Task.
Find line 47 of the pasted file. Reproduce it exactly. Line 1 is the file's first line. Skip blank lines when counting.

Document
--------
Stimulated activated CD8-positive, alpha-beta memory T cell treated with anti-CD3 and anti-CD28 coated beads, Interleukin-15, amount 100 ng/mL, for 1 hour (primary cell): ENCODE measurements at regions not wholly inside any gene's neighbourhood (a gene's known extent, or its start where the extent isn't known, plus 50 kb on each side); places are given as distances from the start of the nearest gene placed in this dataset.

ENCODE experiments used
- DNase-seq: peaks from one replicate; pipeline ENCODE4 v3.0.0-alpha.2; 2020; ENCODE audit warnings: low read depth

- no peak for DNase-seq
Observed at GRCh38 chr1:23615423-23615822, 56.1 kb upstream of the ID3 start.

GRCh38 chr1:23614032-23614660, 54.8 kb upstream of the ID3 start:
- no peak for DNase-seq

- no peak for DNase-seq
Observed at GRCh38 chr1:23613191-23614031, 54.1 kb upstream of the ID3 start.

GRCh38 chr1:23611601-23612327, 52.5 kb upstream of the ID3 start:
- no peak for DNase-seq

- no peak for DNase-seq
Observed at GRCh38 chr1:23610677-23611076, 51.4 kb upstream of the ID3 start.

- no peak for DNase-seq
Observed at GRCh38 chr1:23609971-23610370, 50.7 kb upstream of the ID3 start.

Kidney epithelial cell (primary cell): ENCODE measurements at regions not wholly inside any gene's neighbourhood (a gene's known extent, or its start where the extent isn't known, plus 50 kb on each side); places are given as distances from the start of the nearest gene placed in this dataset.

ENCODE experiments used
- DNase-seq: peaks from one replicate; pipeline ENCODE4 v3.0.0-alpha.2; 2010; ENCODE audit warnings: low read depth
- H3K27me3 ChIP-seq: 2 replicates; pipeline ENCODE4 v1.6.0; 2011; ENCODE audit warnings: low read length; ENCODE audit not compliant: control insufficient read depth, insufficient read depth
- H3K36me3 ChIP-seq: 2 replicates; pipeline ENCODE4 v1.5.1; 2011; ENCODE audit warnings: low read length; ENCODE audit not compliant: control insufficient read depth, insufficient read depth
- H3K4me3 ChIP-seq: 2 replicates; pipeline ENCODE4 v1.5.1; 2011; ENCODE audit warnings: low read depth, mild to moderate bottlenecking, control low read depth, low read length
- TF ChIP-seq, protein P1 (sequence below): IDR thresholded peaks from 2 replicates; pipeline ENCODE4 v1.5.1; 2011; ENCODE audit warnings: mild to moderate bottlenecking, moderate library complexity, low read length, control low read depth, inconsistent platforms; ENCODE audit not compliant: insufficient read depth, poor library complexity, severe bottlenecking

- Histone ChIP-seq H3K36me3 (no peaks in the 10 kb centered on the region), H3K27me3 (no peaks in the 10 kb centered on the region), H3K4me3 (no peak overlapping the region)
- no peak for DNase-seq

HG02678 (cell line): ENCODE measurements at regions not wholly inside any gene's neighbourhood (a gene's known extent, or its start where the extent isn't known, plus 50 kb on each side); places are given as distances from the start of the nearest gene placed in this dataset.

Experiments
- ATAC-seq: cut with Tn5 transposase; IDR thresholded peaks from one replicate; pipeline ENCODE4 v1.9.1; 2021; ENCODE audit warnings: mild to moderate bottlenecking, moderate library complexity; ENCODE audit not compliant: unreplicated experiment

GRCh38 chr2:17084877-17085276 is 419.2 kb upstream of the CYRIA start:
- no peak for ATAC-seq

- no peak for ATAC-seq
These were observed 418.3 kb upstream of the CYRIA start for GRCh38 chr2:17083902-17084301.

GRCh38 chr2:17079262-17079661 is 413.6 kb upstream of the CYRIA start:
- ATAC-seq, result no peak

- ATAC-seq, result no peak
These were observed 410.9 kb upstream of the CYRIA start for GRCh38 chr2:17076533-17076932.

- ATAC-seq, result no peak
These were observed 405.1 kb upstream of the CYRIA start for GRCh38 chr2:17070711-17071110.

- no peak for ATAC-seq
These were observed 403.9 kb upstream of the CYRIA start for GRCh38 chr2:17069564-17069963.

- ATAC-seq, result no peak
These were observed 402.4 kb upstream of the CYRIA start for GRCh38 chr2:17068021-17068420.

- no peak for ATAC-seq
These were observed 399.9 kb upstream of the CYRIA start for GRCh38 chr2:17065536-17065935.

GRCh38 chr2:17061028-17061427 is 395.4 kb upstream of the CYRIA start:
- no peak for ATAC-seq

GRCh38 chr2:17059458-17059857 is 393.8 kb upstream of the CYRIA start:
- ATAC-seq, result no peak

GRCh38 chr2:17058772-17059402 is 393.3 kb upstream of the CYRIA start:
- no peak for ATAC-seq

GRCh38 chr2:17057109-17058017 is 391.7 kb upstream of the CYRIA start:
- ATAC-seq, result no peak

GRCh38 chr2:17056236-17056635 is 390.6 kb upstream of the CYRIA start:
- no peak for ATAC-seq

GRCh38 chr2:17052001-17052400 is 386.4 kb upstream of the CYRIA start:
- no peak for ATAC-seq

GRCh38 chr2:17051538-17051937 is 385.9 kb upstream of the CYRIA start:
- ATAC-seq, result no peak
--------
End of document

- ATAC-seq, result no peak